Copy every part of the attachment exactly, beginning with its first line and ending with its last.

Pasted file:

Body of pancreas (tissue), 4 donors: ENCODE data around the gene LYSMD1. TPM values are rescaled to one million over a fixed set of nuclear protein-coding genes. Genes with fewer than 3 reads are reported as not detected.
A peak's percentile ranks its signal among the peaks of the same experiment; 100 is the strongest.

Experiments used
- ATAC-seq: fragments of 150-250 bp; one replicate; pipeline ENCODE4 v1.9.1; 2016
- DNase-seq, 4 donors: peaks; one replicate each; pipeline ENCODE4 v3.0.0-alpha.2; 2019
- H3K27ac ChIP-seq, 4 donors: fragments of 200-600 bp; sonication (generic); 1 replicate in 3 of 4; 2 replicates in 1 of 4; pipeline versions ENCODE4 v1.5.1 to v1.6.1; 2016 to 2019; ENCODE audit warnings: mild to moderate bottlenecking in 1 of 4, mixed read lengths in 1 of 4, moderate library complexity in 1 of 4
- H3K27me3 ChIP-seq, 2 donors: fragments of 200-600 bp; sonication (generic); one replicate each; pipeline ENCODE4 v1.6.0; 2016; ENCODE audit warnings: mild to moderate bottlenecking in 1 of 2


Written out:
Body of pancreas (tissue), 4 donors: ENCODE data around the gene LYSMD1. TPM values are rescaled to one million over a fixed set of nuclear protein-coding genes. Genes with fewer than 3 reads are reported as not detected.
A peak's percentile ranks its signal among the peaks of the same experiment; 100 is the strongest.

Experiments used
- ATAC-seq: fragments of 150-250 bp; one replicate; pipeline ENCODE4 v1.9.1; 2016
- DNase-seq, 4 donors: peaks; one replicate each; pipeline ENCODE4 v3.0.0-alpha.2; 2019
- H3K27ac ChIP-seq, 4 donors: fragments of 200-600 bp; sonication (generic); 1 replicate in 3 of 4; 2 replicates in 1 of 4; pipeline versions ENCODE4 v1.5.1 to v1.6.1; 2016 to 2019; ENCODE audit warnings: mild to moderate bottlenecking in 1 of 4, mixed read lengths in 1 of 4, moderate library complexity in 1 of 4
- H3K27me3 ChIP-seq, 2 donors: fragments of 200-600 bp; sonication (generic); one replicate each; pipeline ENCODE4 v1.6.0; 2016; ENCODE audit warnings: mild to moderate bottlenecking in 1 of 2